6. A firearm sound suppressor, comprising a housing with a longitudinal axis with a proximal end having means for attachment to a firearm and a distal end having an bore hole, and at least one baffle positioned between said ends, said baffle having a proximal face and a distal face, with at least one opening in said proximal face and at least one opening in said distal face; at least one joining wall, said joining wall being positioned between the proximal face and the distal face and forming expansion chambers between said faces; the proximal face, the distal face and the at least one joining wall having a bore hole there through; said joining wall having at least one opening from said bore hole through said joining wall, said joining wall having at least one opening in said wall into at least one of the said expansion chambers; wherein the joining wall is either planar, curvilinear, stepped curvilinear or angled and at least one face of said baffle is either flat, curvilinear, curvilinear stepped, or asymmetrical to the axis of the baffle.
7. A firearm sound suppressor as claimed for in claim 6, wherein said openings in said proximal and said distal faces are cut-off chords.
8. A firearm sound suppressor as claimed for in claim 6, wherein said proximal and distal faces are either flat, curvilinear, curvilinear stepped, or asymmetrical to the axis of the baffle.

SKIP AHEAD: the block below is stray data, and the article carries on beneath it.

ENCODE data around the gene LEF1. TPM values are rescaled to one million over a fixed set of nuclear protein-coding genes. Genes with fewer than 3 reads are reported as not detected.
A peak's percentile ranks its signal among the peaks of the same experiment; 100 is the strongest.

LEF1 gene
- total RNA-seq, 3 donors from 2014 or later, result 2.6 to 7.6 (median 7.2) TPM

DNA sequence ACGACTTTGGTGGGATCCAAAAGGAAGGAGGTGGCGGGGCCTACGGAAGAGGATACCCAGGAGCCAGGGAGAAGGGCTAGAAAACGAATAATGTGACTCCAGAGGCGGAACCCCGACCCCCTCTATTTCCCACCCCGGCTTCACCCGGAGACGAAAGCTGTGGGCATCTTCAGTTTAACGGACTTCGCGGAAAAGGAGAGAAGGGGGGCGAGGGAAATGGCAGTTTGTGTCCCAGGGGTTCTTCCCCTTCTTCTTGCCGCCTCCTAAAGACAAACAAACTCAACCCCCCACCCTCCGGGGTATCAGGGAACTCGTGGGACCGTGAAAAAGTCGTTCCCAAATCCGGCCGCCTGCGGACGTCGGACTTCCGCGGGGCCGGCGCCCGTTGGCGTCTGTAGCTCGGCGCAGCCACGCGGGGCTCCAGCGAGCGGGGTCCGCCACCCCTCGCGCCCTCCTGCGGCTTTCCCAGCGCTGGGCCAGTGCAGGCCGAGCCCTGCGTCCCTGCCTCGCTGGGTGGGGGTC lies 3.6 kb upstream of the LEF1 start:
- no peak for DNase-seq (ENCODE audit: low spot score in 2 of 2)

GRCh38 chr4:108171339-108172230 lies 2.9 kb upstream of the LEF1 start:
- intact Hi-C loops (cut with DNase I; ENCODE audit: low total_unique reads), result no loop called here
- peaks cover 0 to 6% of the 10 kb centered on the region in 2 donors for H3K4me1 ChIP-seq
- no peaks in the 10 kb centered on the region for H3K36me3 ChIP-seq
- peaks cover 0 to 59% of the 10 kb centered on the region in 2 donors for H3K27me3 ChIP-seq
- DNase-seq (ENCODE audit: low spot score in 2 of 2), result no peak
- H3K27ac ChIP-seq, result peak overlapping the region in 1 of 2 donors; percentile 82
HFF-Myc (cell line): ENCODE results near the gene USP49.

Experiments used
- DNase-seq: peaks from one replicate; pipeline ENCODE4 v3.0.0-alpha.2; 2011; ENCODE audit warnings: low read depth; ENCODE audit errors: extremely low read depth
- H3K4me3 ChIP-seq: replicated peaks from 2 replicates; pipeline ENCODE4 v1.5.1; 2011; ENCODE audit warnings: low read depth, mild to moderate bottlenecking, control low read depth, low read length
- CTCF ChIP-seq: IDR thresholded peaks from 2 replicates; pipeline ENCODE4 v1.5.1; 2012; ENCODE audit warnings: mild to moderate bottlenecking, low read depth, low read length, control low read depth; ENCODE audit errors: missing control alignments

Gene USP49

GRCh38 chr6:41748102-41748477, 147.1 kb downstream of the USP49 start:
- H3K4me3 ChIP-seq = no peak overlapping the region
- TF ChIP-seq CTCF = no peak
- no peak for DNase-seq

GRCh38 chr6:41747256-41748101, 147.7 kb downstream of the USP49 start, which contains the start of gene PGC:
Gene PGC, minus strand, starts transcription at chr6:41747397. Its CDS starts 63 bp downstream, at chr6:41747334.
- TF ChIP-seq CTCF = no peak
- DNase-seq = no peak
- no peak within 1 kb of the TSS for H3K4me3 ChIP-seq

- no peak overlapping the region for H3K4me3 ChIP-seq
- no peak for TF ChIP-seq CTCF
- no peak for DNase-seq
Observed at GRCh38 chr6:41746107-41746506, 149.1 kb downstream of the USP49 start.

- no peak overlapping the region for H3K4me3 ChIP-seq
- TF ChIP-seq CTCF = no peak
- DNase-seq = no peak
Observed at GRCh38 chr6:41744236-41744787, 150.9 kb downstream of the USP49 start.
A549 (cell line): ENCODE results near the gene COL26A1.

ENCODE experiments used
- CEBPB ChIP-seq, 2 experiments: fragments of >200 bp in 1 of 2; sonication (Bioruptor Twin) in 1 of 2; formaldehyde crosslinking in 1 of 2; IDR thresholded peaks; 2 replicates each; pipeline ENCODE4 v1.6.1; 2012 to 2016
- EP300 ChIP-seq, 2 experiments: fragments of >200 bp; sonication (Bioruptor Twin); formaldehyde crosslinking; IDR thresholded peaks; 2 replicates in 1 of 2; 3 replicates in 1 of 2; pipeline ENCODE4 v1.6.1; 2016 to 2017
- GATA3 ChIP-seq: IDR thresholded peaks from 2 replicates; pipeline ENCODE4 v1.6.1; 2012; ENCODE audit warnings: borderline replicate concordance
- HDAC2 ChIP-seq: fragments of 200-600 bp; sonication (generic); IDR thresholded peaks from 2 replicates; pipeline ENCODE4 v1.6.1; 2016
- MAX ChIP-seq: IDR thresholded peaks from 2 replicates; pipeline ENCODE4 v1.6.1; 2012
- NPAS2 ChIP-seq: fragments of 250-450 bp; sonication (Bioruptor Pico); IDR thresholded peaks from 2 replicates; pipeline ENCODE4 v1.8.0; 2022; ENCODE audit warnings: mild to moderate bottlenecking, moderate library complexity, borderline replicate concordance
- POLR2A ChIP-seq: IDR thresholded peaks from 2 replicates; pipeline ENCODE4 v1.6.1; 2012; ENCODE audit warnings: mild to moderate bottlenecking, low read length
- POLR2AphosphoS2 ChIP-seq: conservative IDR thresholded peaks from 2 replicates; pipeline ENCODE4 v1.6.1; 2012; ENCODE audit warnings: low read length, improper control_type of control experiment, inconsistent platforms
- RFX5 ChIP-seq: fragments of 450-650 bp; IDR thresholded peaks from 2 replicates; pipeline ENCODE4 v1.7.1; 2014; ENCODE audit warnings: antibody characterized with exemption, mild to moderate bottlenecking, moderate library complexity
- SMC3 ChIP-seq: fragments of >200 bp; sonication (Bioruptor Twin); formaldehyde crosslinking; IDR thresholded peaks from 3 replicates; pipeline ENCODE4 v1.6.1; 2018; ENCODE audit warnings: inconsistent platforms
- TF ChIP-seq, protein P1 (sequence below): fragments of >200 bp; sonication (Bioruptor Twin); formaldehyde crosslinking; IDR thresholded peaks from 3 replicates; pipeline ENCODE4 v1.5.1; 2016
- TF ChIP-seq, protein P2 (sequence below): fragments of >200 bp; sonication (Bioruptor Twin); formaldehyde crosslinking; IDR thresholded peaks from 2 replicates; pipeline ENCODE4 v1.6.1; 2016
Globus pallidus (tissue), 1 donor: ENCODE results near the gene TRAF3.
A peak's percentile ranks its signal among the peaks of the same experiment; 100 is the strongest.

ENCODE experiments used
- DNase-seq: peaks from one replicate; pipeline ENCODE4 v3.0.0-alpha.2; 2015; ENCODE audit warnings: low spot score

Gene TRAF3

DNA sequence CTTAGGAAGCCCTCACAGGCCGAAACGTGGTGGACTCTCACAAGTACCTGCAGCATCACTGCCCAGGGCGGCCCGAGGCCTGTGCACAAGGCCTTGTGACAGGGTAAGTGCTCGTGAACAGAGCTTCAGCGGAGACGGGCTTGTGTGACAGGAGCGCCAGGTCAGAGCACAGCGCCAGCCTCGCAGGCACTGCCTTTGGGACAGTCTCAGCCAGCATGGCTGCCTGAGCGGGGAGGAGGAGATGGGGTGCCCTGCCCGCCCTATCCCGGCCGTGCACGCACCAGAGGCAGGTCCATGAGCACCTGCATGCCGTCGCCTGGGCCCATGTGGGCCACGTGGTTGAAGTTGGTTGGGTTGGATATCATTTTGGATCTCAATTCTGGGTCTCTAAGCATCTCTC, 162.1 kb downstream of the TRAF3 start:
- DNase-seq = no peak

9. A firearm sound suppressor as claimed for in claim 6, including a plurality of said baffles positioned between said ends and in a spaced relationship and a plurality of expansion chambers positioned between said ends and said baffles.
10. A firearm sound suppressor, comprising a housing with a longitudinal axis with a proximal end having means for attachment to a firearm and a distal end having an bore hole, and at least one baffle positioned between said ends, said baffle having a proximal face and a distal face, with at least one opening in said proximal face and at least one opening in said distal face; a plurality of joining walls, said joining walls being positioned between the proximal face and the distal face and forming expansion chambers between said faces; the proximal face, the distal face and one of said plurality of joining walls having a bore hole there through; said joining wall having the bore hole having at least one opening from the bore hole through the joining wall; said joining walls having at least one opening in said walls into said expansion chambers; and wherein said at least one of said joining walls is either planar, curvilinear, stepped curvilinear or angled and at least one face of said baffle is either flat, curvilinear, curvilinear stepped, or asymmetrical to the axis of the baffle.
11. A firearm sound suppressor as claimed for in claim 10, wherein said proximal and distal faces are either flat, curvilinear, curvilinear stepped, or asymmetrical to the axis of the baffle.
12. A firearm sound suppressor as claimed for in claim 10, wherein said openings in said proximal and said distal faces are cut-off chords.